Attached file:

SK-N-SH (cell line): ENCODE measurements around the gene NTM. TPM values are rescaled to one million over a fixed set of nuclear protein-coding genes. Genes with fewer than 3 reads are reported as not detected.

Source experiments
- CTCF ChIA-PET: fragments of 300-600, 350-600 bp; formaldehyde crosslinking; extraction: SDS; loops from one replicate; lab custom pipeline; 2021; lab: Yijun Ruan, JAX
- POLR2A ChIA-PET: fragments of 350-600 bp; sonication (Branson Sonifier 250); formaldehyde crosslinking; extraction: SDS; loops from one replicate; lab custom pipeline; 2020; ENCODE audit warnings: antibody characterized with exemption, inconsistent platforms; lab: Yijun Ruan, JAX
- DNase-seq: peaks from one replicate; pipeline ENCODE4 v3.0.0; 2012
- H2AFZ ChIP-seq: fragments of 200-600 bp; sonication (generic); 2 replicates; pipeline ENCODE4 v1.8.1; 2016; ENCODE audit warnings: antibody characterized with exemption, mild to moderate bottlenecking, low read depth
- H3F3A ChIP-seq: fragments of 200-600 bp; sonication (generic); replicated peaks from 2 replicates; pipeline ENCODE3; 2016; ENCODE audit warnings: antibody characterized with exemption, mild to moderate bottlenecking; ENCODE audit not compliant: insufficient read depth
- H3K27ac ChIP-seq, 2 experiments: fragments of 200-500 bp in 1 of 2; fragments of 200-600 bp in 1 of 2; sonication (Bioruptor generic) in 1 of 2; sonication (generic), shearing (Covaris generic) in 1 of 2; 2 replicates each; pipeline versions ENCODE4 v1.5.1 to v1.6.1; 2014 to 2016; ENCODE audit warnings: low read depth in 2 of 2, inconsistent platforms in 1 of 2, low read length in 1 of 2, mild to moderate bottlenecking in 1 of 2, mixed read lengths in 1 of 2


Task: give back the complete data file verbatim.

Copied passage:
SK-N-SH (cell line): ENCODE measurements around the gene NTM. TPM values are rescaled to one million over a fixed set of nuclear protein-coding genes. Genes with fewer than 3 reads are reported as not detected.

Source experiments
- CTCF ChIA-PET: fragments of 300-600, 350-600 bp; formaldehyde crosslinking; extraction: SDS; loops from one replicate; lab custom pipeline; 2021; lab: Yijun Ruan, JAX
- POLR2A ChIA-PET: fragments of 350-600 bp; sonication (Branson Sonifier 250); formaldehyde crosslinking; extraction: SDS; loops from one replicate; lab custom pipeline; 2020; ENCODE audit warnings: antibody characterized with exemption, inconsistent platforms; lab: Yijun Ruan, JAX
- DNase-seq: peaks from one replicate; pipeline ENCODE4 v3.0.0; 2012
- H2AFZ ChIP-seq: fragments of 200-600 bp; sonication (generic); 2 replicates; pipeline ENCODE4 v1.8.1; 2016; ENCODE audit warnings: antibody characterized with exemption, mild to moderate bottlenecking, low read depth
- H3F3A ChIP-seq: fragments of 200-600 bp; sonication (generic); replicated peaks from 2 replicates; pipeline ENCODE3; 2016; ENCODE audit warnings: antibody characterized with exemption, mild to moderate bottlenecking; ENCODE audit not compliant: insufficient read depth
- H3K27ac ChIP-seq, 2 experiments: fragments of 200-500 bp in 1 of 2; fragments of 200-600 bp in 1 of 2; sonication (Bioruptor generic) in 1 of 2; sonication (generic), shearing (Covaris generic) in 1 of 2; 2 replicates each; pipeline versions ENCODE4 v1.5.1 to v1.6.1; 2014 to 2016; ENCODE audit warnings: low read depth in 2 of 2, inconsistent platforms in 1 of 2, low read length in 1 of 2, mild to moderate bottlenecking in 1 of 2, mixed read lengths in 1 of 2